Rokusonnō Shrine (六孫王神社) is a Shinto shrine located in Minami-ku, Kyoto, Kyoto Prefecture, Japan. It is one of the Three Genji Shrines, a group of three Japanese Shinto shrines connected with the Seiwa Genji group of the Minamoto clan.
Minami is one of the eleven wards in the city of Kyoto, in Kyoto Prefecture, Japan. Its name means "South Ward." It was established in 1955 when it was separated from Shimogyo-ku. As of April, 2016 the ward has an estimated population of 100,781 people. The Kamo River and the Katsura River flow through the district. It is home to several historical places and temples.
Kyoto, officially Kyoto City, is the capital city of Kyoto Prefecture, located in the Kansai region of Japan. For over a thousand years, Kyoto was the Imperial capital of Japan but is now a major part of the Kyoto-Osaka-Kobe metropolitan area.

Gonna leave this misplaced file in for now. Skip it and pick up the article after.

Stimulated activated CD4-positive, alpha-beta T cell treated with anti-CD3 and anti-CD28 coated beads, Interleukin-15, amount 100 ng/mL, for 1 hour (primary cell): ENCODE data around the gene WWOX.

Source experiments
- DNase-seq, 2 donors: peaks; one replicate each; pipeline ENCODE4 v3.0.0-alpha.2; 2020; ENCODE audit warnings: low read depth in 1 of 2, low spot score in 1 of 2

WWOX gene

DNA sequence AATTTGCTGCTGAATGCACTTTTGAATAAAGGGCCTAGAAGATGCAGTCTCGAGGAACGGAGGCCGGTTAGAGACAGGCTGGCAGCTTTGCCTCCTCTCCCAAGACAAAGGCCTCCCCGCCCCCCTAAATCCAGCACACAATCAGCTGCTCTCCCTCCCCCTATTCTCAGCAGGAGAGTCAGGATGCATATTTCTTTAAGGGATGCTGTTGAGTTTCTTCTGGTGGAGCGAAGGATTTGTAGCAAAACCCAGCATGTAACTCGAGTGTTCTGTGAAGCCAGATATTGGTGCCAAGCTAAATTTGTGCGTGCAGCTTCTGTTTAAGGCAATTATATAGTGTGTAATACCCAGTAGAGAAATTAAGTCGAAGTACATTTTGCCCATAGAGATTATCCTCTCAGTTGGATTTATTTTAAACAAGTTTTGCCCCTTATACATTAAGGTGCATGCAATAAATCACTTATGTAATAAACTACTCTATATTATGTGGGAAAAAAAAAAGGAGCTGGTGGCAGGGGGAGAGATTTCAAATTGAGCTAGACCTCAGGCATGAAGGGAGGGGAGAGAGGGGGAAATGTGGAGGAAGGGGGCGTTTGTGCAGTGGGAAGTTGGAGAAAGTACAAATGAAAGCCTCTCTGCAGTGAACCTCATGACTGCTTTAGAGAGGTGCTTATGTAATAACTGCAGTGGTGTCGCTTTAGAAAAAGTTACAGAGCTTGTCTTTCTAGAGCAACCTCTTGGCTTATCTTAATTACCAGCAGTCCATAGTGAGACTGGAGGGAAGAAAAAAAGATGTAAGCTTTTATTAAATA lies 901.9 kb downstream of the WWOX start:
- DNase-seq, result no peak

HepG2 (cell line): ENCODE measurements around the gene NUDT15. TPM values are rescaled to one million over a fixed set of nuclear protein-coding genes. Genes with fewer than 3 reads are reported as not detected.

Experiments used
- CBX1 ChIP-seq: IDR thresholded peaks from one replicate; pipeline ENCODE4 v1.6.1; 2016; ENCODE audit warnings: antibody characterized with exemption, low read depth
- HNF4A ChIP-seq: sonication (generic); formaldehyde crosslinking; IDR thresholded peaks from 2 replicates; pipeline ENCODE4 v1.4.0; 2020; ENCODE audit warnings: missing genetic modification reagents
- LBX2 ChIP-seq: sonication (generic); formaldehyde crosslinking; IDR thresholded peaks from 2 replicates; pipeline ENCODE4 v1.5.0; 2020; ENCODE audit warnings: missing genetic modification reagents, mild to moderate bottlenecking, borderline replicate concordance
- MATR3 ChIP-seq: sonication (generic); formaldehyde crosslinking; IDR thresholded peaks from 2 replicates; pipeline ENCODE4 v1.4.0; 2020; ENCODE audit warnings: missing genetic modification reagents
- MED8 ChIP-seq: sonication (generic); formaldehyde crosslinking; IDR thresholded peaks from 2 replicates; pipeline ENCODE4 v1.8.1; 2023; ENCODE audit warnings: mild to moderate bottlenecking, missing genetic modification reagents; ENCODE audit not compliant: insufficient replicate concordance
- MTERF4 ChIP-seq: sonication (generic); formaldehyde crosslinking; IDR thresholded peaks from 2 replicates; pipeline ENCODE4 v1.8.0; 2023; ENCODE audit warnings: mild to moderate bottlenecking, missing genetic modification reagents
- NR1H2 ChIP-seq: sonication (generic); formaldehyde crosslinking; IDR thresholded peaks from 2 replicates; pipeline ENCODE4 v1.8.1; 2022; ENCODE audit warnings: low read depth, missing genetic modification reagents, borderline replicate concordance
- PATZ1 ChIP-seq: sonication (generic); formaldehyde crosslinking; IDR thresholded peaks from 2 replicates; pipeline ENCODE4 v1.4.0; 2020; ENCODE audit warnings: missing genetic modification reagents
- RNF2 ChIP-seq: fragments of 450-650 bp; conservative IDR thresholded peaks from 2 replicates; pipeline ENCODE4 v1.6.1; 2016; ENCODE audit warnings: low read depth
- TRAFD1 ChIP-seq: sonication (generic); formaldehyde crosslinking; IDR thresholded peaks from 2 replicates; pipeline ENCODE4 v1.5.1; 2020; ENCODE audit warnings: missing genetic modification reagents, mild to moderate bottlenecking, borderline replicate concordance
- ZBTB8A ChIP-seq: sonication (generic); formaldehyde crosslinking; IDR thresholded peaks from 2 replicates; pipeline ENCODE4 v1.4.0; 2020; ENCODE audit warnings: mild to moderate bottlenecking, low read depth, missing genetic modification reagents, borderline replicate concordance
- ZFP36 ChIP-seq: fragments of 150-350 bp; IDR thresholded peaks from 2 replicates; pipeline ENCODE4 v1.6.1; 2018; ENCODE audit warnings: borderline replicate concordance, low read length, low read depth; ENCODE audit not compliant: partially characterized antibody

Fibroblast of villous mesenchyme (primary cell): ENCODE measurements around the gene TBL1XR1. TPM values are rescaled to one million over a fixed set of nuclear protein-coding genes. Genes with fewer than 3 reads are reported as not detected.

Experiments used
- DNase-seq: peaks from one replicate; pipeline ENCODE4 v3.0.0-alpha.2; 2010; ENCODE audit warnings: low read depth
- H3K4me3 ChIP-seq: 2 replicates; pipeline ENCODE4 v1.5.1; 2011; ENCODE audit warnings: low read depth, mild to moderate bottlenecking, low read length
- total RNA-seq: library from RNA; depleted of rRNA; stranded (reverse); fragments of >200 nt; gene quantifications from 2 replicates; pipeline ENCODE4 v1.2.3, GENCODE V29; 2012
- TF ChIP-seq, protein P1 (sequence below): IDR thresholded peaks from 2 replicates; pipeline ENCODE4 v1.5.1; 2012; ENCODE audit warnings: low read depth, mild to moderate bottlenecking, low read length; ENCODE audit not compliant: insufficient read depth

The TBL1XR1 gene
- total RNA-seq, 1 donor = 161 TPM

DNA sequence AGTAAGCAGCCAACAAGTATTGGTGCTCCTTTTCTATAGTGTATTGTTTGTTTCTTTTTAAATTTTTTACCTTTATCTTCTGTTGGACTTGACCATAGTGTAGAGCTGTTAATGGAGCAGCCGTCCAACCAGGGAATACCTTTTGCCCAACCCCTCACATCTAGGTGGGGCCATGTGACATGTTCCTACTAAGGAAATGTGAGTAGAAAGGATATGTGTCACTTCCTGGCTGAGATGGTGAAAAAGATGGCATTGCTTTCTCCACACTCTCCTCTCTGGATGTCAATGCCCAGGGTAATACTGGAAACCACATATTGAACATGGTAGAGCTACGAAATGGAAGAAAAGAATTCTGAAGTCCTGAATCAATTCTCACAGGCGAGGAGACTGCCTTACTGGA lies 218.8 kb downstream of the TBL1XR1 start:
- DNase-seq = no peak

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Kawanishi is a city in Hyōgo Prefecture (兵庫県) in the northwestern part of the Kansai region of Japan, about 5 km north of Osaka Itami Airport. It is bordered on the west by the Inagawa river.
Iwashimizu Hachimangū (石清水八幡宮) is a Shinto shrine in the city of Yawata in Kyoto Prefecture, Japan.
Tsurugaoka Hachimangū (鶴岡八幡宮) is the most important Shinto shrine in the city of Kamakura, Kanagawa Prefecture, Japan. The shrine is at the geographical and cultural center of the city of Kamakura, which has largely grown around it and its 1.8 km approach. It is the venue of many of its most important festivals, and hosts two museums.